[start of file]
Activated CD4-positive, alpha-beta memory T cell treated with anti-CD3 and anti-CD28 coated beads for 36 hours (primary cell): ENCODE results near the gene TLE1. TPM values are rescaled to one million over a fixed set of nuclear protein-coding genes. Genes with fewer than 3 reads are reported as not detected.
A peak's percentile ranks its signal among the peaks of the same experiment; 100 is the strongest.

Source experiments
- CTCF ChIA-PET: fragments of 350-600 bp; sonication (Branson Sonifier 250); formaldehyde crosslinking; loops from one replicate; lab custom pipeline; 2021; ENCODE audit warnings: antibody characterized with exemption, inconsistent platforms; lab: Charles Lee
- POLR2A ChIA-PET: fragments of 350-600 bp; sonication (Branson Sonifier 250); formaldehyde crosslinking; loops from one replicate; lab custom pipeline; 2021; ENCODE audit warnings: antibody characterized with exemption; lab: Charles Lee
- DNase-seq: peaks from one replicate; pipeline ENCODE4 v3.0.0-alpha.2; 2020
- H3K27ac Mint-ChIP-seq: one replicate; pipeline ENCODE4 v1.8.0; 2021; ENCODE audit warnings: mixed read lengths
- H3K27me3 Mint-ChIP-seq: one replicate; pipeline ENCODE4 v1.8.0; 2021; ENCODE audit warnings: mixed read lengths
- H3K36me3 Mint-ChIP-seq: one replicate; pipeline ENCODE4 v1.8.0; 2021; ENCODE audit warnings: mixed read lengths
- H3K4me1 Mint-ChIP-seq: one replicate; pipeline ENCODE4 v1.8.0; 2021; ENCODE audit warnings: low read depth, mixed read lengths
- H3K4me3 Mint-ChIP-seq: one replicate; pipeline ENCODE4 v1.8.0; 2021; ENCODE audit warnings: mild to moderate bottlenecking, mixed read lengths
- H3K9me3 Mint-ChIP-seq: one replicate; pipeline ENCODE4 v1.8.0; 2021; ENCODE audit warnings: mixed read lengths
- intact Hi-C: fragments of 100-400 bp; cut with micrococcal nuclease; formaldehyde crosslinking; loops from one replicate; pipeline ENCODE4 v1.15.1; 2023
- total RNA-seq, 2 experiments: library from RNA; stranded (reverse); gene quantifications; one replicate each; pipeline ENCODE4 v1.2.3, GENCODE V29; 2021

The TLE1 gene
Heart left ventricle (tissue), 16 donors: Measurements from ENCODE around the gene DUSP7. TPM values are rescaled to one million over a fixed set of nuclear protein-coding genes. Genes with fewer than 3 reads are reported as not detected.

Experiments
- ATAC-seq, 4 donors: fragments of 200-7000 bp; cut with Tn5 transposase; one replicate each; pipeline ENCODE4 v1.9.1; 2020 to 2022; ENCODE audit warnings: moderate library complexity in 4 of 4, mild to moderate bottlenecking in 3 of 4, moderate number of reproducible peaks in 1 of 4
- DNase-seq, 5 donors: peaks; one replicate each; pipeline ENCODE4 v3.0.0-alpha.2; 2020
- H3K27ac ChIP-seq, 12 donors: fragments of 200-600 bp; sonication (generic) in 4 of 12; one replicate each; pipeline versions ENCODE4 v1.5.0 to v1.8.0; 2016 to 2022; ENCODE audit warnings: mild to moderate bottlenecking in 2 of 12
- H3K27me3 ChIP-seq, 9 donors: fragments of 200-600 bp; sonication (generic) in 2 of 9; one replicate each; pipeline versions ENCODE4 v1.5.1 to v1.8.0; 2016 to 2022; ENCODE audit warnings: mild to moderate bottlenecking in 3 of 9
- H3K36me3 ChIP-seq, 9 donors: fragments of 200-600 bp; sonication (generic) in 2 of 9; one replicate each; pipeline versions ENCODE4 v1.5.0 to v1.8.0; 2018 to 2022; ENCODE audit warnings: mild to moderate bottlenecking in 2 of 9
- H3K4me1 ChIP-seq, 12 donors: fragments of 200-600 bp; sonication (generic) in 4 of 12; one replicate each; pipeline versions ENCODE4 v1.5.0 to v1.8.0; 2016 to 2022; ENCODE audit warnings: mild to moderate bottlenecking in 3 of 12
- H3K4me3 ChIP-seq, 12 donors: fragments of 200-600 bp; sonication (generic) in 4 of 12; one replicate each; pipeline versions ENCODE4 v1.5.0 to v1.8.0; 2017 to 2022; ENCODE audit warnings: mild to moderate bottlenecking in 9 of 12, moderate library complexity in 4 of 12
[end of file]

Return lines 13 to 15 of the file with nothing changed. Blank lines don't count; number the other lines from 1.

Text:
- intact Hi-C: fragments of 100-400 bp; cut with micrococcal nuclease; formaldehyde crosslinking; loops from one replicate; pipeline ENCODE4 v1.15.1; 2023
- total RNA-seq, 2 experiments: library from RNA; stranded (reverse); gene quantifications; one replicate each; pipeline ENCODE4 v1.2.3, GENCODE V29; 2021

The TLE1 gene